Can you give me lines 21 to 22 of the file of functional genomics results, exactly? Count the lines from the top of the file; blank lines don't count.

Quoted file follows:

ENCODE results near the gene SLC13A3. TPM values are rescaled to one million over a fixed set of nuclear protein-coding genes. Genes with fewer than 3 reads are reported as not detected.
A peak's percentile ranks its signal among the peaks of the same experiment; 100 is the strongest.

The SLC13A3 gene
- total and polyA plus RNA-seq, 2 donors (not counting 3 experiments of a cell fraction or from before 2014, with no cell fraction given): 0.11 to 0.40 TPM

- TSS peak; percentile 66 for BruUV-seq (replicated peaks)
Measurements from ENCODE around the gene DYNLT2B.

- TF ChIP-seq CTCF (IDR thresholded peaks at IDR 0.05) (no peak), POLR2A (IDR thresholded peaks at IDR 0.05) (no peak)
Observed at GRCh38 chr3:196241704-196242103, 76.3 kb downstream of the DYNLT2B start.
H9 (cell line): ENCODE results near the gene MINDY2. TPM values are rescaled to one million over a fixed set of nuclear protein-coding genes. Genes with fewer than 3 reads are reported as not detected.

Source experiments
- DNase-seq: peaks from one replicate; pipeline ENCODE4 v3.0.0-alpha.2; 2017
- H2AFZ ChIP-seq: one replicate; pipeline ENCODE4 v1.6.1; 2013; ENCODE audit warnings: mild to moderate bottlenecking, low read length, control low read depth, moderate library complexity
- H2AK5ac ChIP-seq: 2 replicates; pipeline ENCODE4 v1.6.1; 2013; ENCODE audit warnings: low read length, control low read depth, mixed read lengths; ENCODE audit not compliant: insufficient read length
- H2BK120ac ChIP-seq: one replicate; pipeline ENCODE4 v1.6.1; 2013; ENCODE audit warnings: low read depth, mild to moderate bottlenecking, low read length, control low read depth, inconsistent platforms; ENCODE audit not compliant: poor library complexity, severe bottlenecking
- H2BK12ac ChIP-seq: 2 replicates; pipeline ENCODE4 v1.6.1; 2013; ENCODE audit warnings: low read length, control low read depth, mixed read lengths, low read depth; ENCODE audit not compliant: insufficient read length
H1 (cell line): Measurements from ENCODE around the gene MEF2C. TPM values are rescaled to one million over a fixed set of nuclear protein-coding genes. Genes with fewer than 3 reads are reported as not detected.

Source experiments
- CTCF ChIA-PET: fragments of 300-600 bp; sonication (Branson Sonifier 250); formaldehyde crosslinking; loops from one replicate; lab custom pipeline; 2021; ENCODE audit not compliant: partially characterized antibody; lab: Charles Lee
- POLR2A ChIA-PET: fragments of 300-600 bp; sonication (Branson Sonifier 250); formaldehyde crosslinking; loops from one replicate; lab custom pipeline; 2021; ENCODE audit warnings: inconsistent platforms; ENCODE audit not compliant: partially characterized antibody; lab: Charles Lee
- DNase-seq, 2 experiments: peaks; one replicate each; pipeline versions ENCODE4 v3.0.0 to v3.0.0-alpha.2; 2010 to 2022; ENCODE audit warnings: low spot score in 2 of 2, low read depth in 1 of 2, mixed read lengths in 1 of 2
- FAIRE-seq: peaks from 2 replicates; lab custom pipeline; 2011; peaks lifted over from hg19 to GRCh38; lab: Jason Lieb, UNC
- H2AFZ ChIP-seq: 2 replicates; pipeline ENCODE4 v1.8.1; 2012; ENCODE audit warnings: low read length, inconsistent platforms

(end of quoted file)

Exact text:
- FAIRE-seq: peaks from 2 replicates; lab custom pipeline; 2011; peaks lifted over from hg19 to GRCh38; lab: Jason Lieb, UNC
- H2AFZ ChIP-seq: 2 replicates; pipeline ENCODE4 v1.8.1; 2012; ENCODE audit warnings: low read length, inconsistent platforms